Getting your customer to ‘Yes’

There are many reasons for customers delaying a positive response to your proposal, and you probably won’t know what most of them are!

You are at your most vulnerable point of the sales cycle when you’re waiting for a response to your proposal because you’ll feel there’s very little you can do but wait for your customer’s response. But we believe there are a number of things you can do, before, during and after the proposal process.

But first let’s look at some of the reasons your customers might be slow to ‘yes’:

   The decision maker may be busy or absent.

   There may be a collective decision required.

   They may all be just busy, and you’re probably well down their ‘to do’ list.

   You may not have explored their needs fully.

   They’re unconvinced by your proposal.

   Perhaps you’ve not built a close personal relationship with them, or maybe they’re just a different personality type to you.

   Maybe they’ll never come with you, for whatever reason.

Whatever the reason, there’s something slowing the process down and preventing them from saying ‘yes’.

Here are some tips to speed it up:

When exploring needs:

   Learn everything there is to know about your customer,

   Study their website, tour their factory or warehouse, look at projects they’ve completed, speak to their customers, soak it all in.

   Ask intelligent, well-structured questions, based on what you see and learn.

   Summarise frequently and ask ‘Have I got that right?’

   Welcome objections as unmet needs and explore until you get to the root of the objection.

   Ask your customer to prioritise – ‘What’s the most important thing to you when considering…’

   Seek to define timeframes – ‘When are you likely to make a decision on this?’

When putting together your proposal:

   Open your proposal with ‘What you told us’ or ‘How we understand your needs’

   Do not open your proposal with information about your business. Your customer doesn’t care! If you want to include it add it as a schedule.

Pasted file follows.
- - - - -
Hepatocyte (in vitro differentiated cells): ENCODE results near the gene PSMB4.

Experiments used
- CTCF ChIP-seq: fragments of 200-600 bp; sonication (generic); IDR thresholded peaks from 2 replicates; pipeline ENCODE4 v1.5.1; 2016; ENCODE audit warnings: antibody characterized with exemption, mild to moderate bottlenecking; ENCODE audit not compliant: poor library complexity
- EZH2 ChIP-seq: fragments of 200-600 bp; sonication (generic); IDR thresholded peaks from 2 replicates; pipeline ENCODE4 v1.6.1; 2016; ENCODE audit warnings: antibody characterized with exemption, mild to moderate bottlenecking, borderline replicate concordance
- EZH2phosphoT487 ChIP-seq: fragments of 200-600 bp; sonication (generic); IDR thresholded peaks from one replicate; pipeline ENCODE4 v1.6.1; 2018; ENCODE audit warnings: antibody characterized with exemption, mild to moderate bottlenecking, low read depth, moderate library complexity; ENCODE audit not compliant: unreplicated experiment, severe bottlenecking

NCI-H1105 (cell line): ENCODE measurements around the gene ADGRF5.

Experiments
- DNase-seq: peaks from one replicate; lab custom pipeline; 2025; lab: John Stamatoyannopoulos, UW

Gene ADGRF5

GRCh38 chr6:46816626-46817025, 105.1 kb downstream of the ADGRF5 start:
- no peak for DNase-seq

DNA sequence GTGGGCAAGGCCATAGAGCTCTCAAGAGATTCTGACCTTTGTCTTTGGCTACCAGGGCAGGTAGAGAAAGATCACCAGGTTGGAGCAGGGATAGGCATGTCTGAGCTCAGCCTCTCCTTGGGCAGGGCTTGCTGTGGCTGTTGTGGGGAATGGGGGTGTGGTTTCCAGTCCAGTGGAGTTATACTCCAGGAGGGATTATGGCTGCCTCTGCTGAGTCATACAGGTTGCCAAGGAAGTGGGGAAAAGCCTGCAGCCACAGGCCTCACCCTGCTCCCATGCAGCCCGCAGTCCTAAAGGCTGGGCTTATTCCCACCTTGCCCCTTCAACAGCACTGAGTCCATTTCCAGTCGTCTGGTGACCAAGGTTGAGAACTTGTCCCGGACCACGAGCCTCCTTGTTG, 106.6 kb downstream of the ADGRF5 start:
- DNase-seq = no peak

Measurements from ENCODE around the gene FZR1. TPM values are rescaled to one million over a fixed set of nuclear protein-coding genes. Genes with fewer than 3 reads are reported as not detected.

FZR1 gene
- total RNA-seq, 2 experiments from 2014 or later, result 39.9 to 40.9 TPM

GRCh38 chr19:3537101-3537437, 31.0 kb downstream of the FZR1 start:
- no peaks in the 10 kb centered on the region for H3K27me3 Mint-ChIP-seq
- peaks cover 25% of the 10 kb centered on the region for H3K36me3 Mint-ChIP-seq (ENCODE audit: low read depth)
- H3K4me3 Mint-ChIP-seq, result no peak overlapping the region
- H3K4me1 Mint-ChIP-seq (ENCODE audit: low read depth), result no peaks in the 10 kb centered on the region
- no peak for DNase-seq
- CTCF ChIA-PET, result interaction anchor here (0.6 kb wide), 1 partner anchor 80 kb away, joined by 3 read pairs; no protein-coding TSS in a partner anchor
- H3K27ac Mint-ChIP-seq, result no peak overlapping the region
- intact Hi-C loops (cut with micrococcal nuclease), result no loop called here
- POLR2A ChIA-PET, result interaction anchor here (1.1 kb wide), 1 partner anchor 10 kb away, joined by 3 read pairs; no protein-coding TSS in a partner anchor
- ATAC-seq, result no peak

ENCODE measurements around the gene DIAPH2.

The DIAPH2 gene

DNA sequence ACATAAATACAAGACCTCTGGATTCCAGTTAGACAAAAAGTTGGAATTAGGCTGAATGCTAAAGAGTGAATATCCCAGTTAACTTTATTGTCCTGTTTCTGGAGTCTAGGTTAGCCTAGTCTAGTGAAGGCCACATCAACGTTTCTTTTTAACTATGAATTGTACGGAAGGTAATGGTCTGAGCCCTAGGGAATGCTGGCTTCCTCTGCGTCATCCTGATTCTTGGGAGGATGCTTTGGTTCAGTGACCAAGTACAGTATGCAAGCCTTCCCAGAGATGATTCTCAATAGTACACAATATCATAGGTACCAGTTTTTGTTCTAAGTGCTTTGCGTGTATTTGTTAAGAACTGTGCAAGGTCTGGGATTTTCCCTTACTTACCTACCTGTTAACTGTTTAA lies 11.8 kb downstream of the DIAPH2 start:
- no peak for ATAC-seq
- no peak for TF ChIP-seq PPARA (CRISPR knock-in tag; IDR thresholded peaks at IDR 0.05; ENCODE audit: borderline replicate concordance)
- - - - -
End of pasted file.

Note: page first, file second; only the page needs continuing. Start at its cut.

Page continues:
Benefits sell. Having listed the needs of your customer, detail the benefits of your solution specific to their individual needs. This is the most important part of your proposal.

   Present your proposal in person where possible. How else can you gauge the reaction of your customer and answer their objections?

Following your proposal:

   Stay in agreed, regular contact. Keep the next step in your control – ‘Great, I’ll call you next week.’

   Try to determine what’s stopping them making a decision. Ask them again for their timeframe.

   Summarise their needs and stress the benefits of your solution.

   If your proposal has to go before a committee, suggest that you present it jointly with your contact. Seek to build relationships wherever possible.

   Ask your contact ‘What’s stopping you making a decision?’

If your customer has given you a timeframe, you’re within your right to follow up within that timeframe. If it goes past the timeframe, it’s a sign that your client has gone cold.

There’s a saying ‘Either poo or get off the potty’. If your customer won’t make a decision, try to encourage them to do so. It may be that you have to be prepared to walk away to get a reaction.


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Brendan Walsh